8. 0 The family strtucture variable included four categories: children living with both biological parents; children living with a biological parent and stepparent; children living with a single parent; and children living with others (one parent and other relatives, other relatives or nonrelatives, institutional placement, or foster care).


0 Family structure was a dichotomous variable indicating whether the student lived in a household with both biological parents or not. The underclass status variable indicated whether or not the student lived in a home where the principal household wage earner was unemployed, the family received welfare benefits or the family's income was below the federal poverty guidelines. The mobility variable indicated whether the student began first grade in the community's public school system. It was designed to control for misclassification of students as non-maltreated because they had not lived in the community as young children and thus did not appear in official records of abuse and neglect. (Smith and Thornberry 1996)


0 Interestingly, Smith and Thornberry used this schema only to assess severity of maltreatment. They did not conduct separate analyses for the different types of maltreatment, only for the various levels of severity they defined.


0 Widom and Ames found no significant differences when they compared the juvenile arrest records of those sexually abused by relatives and those sexually abused by nonrelatives. (Widom & Ames 1994)


0 John, on a personal note, I remember a 10 year-old boy who told me that no one did anything about his mother's substance abuse, even after they became homeless, until he started getting in trouble at school. When he thought he was about to be returned to his mother's custody, he started failing all his classes. He told us he did this because he wanted to make sure he did not go back to his mother in her present state. He thought getting in trouble at school again might keep that from happening.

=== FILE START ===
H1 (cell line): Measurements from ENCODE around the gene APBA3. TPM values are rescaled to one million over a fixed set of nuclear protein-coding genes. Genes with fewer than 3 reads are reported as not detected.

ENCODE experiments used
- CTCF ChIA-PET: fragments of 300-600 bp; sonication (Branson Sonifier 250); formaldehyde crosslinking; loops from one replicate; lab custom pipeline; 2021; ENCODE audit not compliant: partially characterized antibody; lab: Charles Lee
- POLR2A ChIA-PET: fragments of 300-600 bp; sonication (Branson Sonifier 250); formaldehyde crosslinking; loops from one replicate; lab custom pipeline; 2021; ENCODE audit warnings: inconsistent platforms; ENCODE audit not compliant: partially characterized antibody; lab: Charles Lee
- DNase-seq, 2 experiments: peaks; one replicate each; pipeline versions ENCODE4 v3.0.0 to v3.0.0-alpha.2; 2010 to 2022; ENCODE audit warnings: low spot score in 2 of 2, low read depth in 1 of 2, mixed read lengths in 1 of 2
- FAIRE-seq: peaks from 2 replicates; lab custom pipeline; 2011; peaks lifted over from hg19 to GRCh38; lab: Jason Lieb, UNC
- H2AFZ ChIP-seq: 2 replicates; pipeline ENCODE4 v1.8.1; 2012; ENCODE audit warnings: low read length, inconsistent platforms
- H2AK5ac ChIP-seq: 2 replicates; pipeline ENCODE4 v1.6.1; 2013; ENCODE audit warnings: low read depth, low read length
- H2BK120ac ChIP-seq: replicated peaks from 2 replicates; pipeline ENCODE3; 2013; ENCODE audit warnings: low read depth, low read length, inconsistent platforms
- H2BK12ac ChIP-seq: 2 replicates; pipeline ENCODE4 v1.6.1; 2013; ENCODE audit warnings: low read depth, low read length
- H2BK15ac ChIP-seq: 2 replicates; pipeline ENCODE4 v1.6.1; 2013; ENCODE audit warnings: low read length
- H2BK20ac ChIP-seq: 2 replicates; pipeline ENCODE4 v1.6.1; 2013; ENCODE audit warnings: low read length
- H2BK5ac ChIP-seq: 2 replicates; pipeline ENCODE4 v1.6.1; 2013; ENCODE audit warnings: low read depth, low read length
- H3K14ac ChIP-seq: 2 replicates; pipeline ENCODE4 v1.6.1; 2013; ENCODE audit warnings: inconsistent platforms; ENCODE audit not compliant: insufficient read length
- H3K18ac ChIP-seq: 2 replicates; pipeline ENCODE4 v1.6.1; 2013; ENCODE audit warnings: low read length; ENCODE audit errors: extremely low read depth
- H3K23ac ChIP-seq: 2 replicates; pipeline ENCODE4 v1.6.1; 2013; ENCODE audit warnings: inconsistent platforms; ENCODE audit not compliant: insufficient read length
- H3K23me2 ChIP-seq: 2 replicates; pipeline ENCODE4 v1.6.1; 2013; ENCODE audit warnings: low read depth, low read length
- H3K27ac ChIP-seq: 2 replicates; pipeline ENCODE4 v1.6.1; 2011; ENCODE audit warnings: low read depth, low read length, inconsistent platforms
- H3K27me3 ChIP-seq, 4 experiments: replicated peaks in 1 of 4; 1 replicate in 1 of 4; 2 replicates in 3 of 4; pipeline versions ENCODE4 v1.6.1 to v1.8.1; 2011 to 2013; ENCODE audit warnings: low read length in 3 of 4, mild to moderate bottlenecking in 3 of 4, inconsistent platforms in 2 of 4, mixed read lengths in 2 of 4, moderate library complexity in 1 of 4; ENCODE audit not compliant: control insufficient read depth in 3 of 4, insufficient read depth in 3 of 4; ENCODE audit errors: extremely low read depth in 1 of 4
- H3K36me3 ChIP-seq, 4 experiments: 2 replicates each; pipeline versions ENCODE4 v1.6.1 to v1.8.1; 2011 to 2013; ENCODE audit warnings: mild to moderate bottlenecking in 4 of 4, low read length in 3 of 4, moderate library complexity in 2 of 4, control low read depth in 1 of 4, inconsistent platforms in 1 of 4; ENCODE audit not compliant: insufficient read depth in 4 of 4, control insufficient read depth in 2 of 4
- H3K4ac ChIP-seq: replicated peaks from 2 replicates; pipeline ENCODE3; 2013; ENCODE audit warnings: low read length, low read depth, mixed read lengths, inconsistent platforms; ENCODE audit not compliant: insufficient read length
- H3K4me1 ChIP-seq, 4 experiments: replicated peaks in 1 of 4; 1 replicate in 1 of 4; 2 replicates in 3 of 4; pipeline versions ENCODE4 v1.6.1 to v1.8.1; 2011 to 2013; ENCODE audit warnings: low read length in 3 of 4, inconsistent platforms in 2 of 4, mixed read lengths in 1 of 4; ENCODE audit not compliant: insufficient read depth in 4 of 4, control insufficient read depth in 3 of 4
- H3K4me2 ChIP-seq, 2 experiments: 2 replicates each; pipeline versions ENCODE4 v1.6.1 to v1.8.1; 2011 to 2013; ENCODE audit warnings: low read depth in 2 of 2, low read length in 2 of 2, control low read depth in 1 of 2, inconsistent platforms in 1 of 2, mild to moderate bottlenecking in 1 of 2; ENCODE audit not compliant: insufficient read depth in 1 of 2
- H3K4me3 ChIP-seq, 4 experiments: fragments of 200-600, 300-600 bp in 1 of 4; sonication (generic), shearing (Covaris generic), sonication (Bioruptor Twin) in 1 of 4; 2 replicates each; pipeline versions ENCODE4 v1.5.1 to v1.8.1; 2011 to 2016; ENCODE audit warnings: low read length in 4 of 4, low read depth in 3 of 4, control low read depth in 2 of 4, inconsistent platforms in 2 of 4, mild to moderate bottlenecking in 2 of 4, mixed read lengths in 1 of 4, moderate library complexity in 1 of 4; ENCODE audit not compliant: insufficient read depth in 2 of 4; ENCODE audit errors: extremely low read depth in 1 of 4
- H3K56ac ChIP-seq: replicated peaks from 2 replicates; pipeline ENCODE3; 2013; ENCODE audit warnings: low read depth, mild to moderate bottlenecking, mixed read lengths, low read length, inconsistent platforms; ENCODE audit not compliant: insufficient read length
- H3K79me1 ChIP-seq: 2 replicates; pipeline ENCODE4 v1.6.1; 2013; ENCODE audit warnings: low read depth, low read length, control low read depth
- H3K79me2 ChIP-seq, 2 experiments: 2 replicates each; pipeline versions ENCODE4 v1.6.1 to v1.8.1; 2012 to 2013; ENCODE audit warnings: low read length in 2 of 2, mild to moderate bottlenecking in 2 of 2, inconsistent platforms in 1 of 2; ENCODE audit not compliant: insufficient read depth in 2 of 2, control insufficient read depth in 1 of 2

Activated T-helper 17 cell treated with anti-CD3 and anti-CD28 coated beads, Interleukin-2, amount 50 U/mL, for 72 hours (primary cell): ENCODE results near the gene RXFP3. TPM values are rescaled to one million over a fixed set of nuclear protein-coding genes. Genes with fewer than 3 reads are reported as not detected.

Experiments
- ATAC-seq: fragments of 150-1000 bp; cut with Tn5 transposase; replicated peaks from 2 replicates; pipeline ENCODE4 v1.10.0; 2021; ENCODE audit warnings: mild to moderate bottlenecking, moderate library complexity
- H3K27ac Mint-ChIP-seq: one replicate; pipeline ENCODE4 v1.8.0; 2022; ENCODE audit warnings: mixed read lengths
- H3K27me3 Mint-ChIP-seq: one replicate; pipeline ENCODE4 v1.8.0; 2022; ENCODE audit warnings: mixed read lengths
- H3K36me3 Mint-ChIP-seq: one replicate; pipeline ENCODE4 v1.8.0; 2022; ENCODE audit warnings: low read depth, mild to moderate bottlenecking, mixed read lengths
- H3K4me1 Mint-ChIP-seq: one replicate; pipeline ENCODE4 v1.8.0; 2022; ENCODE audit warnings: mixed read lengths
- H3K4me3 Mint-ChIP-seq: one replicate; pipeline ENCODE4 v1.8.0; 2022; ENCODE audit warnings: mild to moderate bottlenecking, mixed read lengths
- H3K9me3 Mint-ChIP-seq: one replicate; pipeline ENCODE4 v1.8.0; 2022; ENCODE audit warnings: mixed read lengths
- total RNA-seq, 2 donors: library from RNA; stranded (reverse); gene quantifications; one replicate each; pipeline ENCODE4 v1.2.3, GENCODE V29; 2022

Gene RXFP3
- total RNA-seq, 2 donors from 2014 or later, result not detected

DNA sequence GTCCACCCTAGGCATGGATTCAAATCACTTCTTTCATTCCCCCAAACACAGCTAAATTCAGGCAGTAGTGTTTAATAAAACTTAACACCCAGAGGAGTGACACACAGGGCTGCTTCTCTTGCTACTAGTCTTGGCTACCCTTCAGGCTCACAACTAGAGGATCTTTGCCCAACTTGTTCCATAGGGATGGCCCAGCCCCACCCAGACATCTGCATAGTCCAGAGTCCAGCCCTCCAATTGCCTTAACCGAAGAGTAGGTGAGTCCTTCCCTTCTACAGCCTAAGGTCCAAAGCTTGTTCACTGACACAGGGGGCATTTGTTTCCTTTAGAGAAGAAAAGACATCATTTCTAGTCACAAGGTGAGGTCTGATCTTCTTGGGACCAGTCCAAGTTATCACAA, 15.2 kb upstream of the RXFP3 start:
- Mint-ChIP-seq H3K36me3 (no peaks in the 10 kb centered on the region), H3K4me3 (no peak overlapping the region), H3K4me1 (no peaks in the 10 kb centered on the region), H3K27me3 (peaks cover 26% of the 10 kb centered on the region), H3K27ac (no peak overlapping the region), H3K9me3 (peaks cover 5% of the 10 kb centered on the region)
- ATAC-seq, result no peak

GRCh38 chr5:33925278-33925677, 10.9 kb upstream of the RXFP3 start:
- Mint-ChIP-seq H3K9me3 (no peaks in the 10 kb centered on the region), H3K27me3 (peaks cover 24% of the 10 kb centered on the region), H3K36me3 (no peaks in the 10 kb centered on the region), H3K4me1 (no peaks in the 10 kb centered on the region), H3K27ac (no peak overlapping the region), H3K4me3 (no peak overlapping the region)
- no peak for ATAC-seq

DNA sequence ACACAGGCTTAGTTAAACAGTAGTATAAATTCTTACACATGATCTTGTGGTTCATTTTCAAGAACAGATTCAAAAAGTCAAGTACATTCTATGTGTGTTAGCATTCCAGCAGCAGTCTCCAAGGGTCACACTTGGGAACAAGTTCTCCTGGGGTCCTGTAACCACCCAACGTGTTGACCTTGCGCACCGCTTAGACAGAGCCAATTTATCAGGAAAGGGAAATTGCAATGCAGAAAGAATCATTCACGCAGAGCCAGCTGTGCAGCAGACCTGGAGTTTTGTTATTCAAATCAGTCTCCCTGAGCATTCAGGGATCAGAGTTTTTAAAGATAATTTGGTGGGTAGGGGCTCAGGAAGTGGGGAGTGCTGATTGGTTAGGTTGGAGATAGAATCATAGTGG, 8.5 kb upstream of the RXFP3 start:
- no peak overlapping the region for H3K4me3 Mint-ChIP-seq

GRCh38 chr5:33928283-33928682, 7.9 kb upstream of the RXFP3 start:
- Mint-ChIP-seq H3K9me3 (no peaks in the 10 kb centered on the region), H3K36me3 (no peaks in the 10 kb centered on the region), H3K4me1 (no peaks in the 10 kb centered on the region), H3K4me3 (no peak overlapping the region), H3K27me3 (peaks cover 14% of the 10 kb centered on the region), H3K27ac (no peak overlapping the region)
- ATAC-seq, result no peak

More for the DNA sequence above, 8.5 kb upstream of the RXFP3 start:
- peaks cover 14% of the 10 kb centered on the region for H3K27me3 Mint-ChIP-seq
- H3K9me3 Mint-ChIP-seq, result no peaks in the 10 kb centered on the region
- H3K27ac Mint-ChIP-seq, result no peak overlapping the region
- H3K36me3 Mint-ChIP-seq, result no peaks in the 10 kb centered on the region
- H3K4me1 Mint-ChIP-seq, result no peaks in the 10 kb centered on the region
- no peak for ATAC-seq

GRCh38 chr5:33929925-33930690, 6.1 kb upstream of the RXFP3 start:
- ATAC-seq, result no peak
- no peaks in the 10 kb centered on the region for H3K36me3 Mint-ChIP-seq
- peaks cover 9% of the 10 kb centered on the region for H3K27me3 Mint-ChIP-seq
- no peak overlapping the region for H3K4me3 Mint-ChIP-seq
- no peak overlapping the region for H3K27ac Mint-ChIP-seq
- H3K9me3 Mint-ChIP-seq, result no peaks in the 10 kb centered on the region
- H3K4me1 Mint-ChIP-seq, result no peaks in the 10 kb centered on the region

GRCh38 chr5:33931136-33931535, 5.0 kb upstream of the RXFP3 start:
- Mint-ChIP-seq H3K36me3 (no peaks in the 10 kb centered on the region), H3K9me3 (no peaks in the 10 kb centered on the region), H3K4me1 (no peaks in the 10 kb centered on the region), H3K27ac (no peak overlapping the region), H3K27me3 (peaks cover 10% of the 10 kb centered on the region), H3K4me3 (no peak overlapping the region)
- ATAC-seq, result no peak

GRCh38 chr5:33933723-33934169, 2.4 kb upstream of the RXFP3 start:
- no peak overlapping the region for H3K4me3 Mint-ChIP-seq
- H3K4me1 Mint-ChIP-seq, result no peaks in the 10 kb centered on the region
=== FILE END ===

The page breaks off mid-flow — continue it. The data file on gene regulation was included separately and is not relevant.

0 For example, many argue that lower SES individuals are more likely to use public clinics for health care. They contend that doctors and health care workers in these settings are more likely to report suspected abuse and neglect than are private doctors who are relying upon their patients' parents to provide their income. There is evidence to suggest that physicians assess vignettes of maltreatment differently when only the SES variable is manipulated. (Pelton 1978; Roberts 1991; Warner & Hansen 1994; Baumrind 1995)


0 Recall that a similar pattern, of greater magnitude, was found for the school-based control group. Most of the difference in overall delinquency rates between these groups was explained by different rates of status offending. (Zingraff et. al. 1993)


0 Of course, the nature of her data sources did not allow her to do this. Perhaps when she completes the second phase of her research, which involves interviewing the study participants, she will be able to comment on the quality of family life.


0 Widom speculates that while these traumatic events normally involve changed circumstances that increase a child's risk for delinquency, when the child is being maltreated, the changes may be protective.


0 John, I understand what Dembo and his colleagues were trying to do, but the "how" of their equations and modeling is beyond my quantitative abilities.